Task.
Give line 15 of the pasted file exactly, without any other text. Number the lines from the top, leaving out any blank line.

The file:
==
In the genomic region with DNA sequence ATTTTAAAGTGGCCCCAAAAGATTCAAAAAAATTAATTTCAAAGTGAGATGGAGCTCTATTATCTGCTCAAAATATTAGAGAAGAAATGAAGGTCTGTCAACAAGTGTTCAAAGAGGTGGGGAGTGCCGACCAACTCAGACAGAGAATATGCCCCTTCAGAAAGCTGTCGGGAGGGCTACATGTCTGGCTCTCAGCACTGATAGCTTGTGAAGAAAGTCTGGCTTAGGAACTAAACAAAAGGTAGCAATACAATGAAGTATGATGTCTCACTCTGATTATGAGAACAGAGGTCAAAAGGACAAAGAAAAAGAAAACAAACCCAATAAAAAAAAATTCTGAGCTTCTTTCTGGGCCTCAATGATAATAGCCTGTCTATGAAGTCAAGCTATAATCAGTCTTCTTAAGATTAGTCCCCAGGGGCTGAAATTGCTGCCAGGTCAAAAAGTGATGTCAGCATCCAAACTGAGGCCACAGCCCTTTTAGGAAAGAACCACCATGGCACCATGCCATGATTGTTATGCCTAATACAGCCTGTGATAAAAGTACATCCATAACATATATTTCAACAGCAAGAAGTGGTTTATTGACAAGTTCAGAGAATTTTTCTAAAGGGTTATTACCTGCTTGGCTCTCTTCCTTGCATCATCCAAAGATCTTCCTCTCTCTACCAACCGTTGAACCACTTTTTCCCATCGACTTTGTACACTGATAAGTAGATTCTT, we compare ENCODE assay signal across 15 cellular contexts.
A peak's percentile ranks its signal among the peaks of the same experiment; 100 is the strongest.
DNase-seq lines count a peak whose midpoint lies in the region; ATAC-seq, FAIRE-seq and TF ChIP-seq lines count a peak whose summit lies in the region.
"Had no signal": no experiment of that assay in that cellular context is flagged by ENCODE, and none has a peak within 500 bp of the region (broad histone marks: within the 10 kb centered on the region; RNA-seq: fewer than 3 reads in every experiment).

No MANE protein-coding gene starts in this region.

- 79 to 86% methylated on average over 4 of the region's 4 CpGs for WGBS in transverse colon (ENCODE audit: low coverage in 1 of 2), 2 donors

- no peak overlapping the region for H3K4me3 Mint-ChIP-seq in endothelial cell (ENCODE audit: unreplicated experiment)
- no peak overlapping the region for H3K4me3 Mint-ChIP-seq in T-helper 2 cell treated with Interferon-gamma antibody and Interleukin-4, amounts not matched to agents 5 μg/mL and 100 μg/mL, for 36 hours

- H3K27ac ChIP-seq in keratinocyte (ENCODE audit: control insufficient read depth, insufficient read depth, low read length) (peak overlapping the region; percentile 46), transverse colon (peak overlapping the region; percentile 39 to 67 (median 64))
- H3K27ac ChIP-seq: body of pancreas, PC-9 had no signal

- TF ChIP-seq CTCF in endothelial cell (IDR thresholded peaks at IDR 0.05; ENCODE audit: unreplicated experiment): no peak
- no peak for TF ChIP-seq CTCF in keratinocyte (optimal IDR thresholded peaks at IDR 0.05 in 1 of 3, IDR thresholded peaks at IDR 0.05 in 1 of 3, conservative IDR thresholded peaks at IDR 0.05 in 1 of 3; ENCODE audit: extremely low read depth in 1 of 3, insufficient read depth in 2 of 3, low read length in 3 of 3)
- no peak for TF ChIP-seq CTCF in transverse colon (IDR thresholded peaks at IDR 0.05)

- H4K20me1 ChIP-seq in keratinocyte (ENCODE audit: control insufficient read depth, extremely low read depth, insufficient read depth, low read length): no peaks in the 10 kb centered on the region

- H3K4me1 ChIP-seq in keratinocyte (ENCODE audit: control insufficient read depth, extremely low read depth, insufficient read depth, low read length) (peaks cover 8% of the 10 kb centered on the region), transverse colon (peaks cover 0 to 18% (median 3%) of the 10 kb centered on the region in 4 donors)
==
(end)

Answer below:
- H3K4me1 ChIP-seq in keratinocyte (ENCODE audit: control insufficient read depth, extremely low read depth, insufficient read depth, low read length) (peaks cover 8% of the 10 kb centered on the region), transverse colon (peaks cover 0 to 18% (median 3%) of the 10 kb centered on the region in 4 donors)